The Best Of Men

Shown: 2012
Written by: Lucy Gannon
Starring: Eddie Marsan, Rob Brydon, George MacKay

The true story behind the Paralympics

I can officially declare that my post-Olympics slump is over. No more mooching about looking for sporting events on the TV, no more crying because Team GB hasn’t won a gold medal in the past five minutes. The 2012 Paralympics start today. I haven’t been this excited since, well since the Queen dropped into the Olympic Stadium. I have tickets for several sessions and I’m already planning to have next Thursday night free – move over Usain Bolt and Yohan Blake, the big 100m story is going to be Oscar Pistorius versus Jonnie Peacock. I genuinely can’t remember the Paralympics being so high profile before and it’s another success for Seb Coe and his LOCOG team that it is this time.

In the build up to the opening of the Paralympics there’s been a slew of newspaper articles and television programmes about the Games and their history and while the BBC aren’t covering the Games on television they’ve already made a huge impact with their drama, The Best of Men, about Sir Ludwig Guttmann – the German doctor whose work at Stoke Mandeville Hospital led to the founding of the Paralympic Games.

Eddie Marsan stars as Guttmann, the German Jewish refugee who founded Britain’s first spinal injuries unit at Stoke Mandeville Hospital in 1944. At the time patients with severe spinal injuries (mostly injured soldiers) were expected to die within months of their admission and care was focused on making their final weeks as comfortable as possible. Guttmann’s arrival sees a shake-up in treatment of spinal injuries and slowly the emphasis becomes on helping the patients to find a way to live with their injuries. Sport becomes a way of encouraging activity and improving the morale of patients whose lives had changed immeasurably. The film ends with the first Stoke Mandeville Games, held in 1948 at the same time as the London Olympics. 16 patients took part – this year there will be more than 4000 athletes participating in the Paralympics.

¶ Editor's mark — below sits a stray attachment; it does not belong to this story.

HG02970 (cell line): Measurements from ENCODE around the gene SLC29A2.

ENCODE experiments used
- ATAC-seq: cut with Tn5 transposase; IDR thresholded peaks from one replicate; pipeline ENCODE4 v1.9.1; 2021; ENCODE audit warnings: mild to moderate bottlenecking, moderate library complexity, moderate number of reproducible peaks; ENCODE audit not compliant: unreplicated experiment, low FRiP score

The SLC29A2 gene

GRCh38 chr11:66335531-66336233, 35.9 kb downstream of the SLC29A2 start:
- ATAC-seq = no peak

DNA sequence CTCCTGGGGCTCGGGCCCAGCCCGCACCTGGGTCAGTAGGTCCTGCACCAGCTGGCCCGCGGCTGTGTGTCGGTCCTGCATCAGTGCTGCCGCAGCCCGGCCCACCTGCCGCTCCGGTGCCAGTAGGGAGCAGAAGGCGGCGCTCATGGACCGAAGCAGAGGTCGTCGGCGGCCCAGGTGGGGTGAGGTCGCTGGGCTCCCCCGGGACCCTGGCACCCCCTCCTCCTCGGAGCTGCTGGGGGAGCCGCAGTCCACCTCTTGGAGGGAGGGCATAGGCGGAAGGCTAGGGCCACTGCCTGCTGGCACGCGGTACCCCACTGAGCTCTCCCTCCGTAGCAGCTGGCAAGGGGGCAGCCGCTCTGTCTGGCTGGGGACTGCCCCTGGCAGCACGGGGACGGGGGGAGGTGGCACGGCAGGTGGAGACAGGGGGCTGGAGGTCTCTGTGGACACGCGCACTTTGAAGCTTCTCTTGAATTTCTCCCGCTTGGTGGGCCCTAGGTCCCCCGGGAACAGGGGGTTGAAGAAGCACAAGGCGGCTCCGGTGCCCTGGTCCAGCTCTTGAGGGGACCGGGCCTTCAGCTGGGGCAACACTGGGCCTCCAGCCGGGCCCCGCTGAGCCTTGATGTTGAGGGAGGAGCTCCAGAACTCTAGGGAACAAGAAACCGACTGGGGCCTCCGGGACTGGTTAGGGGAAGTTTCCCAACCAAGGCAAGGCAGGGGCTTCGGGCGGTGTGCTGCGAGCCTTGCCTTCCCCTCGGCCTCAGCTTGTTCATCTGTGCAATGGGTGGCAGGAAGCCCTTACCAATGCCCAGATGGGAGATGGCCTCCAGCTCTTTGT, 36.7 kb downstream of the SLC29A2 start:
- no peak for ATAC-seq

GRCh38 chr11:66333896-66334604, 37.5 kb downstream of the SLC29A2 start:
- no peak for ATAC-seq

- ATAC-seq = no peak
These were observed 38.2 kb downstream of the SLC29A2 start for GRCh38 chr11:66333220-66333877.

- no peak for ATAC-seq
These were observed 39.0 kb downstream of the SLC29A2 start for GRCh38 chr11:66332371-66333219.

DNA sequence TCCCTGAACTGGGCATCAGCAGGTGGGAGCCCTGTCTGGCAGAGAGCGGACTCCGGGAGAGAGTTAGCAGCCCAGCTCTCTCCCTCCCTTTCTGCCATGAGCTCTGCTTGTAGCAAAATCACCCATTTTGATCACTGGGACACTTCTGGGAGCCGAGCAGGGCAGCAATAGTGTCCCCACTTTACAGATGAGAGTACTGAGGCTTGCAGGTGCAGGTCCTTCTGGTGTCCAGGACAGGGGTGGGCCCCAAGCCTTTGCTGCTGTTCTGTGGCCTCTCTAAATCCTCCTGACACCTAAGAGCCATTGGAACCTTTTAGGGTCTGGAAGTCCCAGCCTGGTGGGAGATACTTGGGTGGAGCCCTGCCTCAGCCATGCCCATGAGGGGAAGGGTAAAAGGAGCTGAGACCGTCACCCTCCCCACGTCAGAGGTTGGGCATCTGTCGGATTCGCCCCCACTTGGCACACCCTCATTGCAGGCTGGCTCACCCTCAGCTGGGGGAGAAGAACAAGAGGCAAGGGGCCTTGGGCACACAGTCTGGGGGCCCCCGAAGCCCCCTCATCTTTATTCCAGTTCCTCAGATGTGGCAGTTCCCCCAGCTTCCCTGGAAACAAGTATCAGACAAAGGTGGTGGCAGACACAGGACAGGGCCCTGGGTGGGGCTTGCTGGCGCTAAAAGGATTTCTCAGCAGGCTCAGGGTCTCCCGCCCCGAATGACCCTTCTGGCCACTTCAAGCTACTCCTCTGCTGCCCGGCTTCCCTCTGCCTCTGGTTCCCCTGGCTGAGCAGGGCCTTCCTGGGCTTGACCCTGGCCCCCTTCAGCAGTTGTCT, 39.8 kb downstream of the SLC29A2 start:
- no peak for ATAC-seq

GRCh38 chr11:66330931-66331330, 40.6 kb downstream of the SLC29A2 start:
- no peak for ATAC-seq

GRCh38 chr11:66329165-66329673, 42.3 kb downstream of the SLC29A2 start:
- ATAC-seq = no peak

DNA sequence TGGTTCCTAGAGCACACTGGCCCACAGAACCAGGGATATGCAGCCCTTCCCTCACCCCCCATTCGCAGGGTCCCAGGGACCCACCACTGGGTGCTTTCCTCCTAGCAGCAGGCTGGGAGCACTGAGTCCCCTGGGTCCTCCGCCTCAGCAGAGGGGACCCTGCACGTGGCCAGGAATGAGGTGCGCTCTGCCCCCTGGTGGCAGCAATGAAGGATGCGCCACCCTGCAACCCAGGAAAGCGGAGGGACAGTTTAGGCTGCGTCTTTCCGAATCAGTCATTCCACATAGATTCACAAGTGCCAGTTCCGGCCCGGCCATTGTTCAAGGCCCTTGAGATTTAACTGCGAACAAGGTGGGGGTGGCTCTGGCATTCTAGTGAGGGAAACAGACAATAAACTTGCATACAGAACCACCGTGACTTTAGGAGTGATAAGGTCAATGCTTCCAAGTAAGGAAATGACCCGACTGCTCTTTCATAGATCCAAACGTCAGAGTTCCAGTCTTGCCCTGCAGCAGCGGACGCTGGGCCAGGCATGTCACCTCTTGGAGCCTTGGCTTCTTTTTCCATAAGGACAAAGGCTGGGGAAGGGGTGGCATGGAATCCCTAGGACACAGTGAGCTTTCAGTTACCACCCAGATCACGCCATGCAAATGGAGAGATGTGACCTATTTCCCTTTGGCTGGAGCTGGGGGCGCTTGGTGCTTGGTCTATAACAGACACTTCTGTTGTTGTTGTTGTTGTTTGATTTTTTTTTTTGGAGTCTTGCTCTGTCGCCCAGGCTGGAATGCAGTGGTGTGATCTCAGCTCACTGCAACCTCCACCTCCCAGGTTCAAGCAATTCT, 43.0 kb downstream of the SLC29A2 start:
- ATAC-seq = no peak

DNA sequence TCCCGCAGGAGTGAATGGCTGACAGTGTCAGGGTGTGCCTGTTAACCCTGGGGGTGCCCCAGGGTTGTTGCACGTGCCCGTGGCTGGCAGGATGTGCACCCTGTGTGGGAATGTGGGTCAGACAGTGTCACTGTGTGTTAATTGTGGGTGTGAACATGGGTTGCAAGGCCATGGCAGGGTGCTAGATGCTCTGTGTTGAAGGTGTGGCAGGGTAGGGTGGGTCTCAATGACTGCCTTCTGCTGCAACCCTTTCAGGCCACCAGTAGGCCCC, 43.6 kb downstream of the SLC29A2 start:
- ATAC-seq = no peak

There was a real risk that this could have been a very worthy but not terribly entertaining film. Thankfully this was avoided by Lucy Gannon’s fine script which contained the right balance of humour, pathos and a little bit of worthiness and more importantly the performances. Eddie Marsan is one of our finest actors and his performance here was amazing, his portrayal of Guttman was moving and inspirational. The supporting cast were also very good – Rob Brydon as Corporal Wynne Bowen brought his comedic talents but also some tensions and George MacKay as Private William Heath was simply heart-breaking.

There were plenty of aspects of Ludwig Guttmann’s life that weren’t explored – including the loss of family members in the Holocaust and how the Stoke Mandeville Games led to the Paralympics and his founding of the British Sports Association for the Disabled. There’s more of a story here that could have possibly been covered in an hour and a half.

The programme will be repeated on BBC2 this Sunday (2nd September) at 10pm. If you can, please make time to see it in between all the sporting action and say a thank you to Guttmann for all of his work.

To find out more about Guttmann please visit the Holocaust Memorial Day website and read their Stand Up, Speak Out case study.

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